• TFG forces took control of the Yed district in Bakool region following a heavy firefight with al Shabaab on Saturday.  The former governor of Hudur Mr. Mohamed Moalim added one soldier was killed and four others wounded in the fight.  He claimed that 12 al Shabaab militants were killed.[11]
  • Al Shabaab’s new media arm, al Kata’ib News Channel, released its first video, “Mogadishu, the Crusaders’ Graveyard,” which showed footage from a battle between al Shabaab militants and TFG and AMISOM forces in Mogadishu.  An English-speaker narrated the video and warned AMISOM soldiers of what their fate will be in Somalia, “And we say to the newly appointed group of African Crusaders, be prepared to be welcomed to the same fate as your fellow Ugandan Crusaders.  It won’t be long before you become another statistic in this war and your bodies are left for the dogs to devour in the streets of Mogadishu.”  Any text or speech in the video was translated into English as well.[12]
  • Somali pirates hijacked a Panamanian-flagged ship, the MV Suez, in the Gulf of Aden on Monday, taking its 23-man crew hostage.  The ship was carrying bags of cement.[13]
  • Puntland’s parliament voted 26-21 to expel three members of parliament suspected of supporting rebel militias in the disputed Sanaag, Sool, and Ayn regions.[14]
  • An explosion in Mogadishu’s Dharkenlay district wounded two soldiers and three civilians on Saturday.  The government soldiers opened fire after the explosion. No group claimed responsibility.[15]
  • Al Shabaab’s administration in Jowhar changed the names of three schools to recognize followers of the Prophet Mohammed.  The head of al Shabaab’s preaching department, Sheikh Osama Adow, approved the changes.[16]


[1] “Yemen President Accuses Rebels of Rejecting Peace,” AFP, July 31, 2010.  Available: http://www.google.com/hostednews/afp/article/ALeqM5j_-m5rsogmEPCNbqQbP9cCZRRjog
[2] “Yemen’s Shiite rebels free 100 soldiers: mediator,” AFP, August 1, 2010. Available: http://www.google.com/hostednews/afp/article/ALeqM5gWpHAo6LaG8IWCheF3S4xeOP5z3w
[3] “Yemen’s Ex-President Vows to Keep Up Fight,” Yemen Post, August 1, 2010. Available: http://www.yemenpost.net/Detail123456789.aspx?ID=3&SubID=2484&MainCat=3
[4] “Joint Panel Heading to Saada to Acquaint Houthis,” Yemen Post, July 31, 2010.  Available: http://www.yemenpost.net/Detail123456789.aspx?ID=3&SubID=2483&MainCat=3 
[5] “Ministry of Interior Changes Security Leadership in Five Governorates,” Yemen Times, August 1, 2010.  Available:  http://www.yementimes.com/defaultdet.aspx?SUB_ID=34508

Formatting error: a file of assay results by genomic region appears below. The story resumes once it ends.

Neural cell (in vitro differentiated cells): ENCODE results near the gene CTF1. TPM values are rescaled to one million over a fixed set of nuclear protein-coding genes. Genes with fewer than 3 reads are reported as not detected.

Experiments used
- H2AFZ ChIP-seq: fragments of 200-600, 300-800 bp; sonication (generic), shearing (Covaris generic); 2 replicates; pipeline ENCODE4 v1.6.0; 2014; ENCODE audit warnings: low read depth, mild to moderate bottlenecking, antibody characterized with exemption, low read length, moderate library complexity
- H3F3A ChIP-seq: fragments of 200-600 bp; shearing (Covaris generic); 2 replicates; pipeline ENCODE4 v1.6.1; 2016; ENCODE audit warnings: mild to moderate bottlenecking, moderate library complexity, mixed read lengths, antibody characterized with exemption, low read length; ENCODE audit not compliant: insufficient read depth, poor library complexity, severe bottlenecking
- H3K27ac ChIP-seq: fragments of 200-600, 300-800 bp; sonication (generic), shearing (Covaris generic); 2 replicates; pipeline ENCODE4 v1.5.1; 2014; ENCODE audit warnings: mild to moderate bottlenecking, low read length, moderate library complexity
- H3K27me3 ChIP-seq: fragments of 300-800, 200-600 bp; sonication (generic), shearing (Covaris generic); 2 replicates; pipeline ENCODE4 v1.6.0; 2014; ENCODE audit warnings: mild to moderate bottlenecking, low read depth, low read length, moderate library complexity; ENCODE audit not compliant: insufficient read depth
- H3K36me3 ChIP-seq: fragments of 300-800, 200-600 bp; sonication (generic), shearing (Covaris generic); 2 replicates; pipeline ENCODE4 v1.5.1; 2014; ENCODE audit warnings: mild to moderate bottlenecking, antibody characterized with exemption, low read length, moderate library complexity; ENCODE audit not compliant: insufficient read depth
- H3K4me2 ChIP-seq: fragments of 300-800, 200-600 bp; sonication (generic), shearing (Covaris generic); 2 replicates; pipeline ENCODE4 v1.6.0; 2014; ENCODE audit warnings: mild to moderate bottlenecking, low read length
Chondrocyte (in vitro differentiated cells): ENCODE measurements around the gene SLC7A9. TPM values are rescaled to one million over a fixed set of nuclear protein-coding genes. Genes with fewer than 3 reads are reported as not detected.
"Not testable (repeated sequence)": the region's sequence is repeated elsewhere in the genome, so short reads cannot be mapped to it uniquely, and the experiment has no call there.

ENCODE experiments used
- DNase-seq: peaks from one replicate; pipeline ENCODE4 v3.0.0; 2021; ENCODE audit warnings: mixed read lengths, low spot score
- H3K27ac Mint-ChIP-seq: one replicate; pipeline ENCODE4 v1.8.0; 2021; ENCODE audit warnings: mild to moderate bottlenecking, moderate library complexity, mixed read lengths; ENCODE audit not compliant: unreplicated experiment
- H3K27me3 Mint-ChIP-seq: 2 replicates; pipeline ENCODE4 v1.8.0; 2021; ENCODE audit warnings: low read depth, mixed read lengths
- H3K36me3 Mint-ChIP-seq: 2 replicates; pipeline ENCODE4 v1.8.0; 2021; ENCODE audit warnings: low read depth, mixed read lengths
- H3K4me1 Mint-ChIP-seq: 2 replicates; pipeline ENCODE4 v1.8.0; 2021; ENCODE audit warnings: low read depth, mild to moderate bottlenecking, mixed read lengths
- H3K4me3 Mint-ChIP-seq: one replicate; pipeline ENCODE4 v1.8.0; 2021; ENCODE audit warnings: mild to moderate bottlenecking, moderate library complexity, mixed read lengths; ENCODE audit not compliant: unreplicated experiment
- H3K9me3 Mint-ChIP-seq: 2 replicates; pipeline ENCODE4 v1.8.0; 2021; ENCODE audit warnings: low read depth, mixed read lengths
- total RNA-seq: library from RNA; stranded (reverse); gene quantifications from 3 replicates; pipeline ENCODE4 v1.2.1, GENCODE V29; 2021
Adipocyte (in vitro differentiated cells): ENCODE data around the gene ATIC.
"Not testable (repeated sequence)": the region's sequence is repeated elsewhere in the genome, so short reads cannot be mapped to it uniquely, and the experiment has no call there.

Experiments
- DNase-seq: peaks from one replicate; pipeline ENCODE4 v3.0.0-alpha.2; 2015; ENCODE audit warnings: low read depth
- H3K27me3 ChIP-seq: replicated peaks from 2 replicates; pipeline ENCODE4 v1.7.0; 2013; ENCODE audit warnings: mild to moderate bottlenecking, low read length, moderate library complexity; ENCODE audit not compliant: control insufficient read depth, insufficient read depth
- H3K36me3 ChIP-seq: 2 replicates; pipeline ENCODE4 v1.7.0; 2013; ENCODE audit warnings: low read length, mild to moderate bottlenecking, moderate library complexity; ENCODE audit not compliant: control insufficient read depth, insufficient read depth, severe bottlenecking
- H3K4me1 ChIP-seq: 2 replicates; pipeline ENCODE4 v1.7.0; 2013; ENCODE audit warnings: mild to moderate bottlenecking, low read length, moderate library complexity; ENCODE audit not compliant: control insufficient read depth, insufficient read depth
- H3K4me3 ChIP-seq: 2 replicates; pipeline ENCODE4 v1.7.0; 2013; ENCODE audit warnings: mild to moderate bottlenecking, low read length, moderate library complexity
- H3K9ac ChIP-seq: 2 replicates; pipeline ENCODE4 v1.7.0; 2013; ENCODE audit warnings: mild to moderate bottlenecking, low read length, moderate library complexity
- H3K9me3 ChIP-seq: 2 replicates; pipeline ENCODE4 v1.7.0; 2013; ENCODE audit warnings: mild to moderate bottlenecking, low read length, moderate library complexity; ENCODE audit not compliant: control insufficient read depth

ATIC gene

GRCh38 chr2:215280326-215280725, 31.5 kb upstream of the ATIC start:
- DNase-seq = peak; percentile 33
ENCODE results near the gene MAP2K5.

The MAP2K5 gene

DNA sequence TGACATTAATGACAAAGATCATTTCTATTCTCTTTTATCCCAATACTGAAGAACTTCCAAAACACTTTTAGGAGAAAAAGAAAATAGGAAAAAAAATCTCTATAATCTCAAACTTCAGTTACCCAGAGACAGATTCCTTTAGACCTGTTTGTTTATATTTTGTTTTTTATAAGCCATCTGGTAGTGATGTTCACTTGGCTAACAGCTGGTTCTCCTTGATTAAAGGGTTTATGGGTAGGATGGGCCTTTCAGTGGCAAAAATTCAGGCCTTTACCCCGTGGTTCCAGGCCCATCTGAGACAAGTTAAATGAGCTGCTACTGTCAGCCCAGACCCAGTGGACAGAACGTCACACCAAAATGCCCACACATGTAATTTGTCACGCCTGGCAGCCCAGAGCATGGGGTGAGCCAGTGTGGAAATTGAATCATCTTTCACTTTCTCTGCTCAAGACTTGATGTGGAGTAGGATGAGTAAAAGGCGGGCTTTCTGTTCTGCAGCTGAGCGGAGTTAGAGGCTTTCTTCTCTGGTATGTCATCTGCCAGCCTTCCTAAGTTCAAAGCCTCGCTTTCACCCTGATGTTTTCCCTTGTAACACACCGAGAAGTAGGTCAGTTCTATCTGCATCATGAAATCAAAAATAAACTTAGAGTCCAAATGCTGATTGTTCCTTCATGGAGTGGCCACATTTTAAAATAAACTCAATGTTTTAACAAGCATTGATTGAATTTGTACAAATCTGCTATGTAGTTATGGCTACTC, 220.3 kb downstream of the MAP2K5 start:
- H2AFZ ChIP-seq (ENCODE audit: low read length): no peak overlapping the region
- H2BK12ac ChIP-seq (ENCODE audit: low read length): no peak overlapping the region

[6] “SSC blames Houthis for continues breaches,” Yemen News Agency (SABA), July 31, 2010.  Available: http://www.sabanews.net/en/news221107.htm
[7] “Three Kenyan men charged with Uganda bomb attacks,” BBC, July 30, 2010. Available: http://www.bbc.co.uk/news/world-africa-10821630
[8] “Sufi group backs more African Union troops in Somalia,” CNN, August 1, 2010. Available: http://edition.cnn.com/2010/WORLD/africa/07/31/somalia.sufis.fighting/#fbid=CH2WA0ylk4g
[9] “Somali Insurgent Groups Say They Plan to Join Forces to Fight Government,” Bloomberg, August 2, 2010. Available: http://www.bloomberg.com/news/2010-08-02/somali-insurgent-groups-say-they-plan-to-join-forces-to-fight-government.html
[10] “Hundreds of German-financed Somalia police officers go missing,” Deutsche Welle, July 30, 2010. Available: http://www.dw-world.de/dw/article/0,,5852655,00.html
[11] “Somalia: Somali government retakes Yed district,” Somaliweyn, July 31, 2010. Available: http://www.somaliweyn.org/pages/news/July_10/31July19.html
[12] “Shabaab Video on Mogadishu, Kampala bombings,” SITE Intel Group, July 30, 2010.
[13] “Somali Pirates hijack cargo ship with 23 crew,” AP, August 2, 2010. Available: http://news.yahoo.com/s/ap/20100802/ap_on_re_af/piracy 
[14] “Somalia: Puntland Parliament dismisses 3 MPs for supporting SSC rebels,” Garowe, July 31, 2010. Available: http://www.garoweonline.com/artman2/publish/Somalia_27/Somalia_Puntland_Parliament_dismisses_3_MPs_for_supporting_SSC_rebels.shtml
[15] “Explosion injuries government soldiers,” Mareeg, August 1, 2010. Available: http://mareeg.com/fidsan.php?sid=16826&tirsan=3
[16] “Somalia: Al-Shabab alter schools names,” Somaliweyn, July 29, 2010. Available: http://www.somaliweyn.org/pages/news/July_10/29July24.html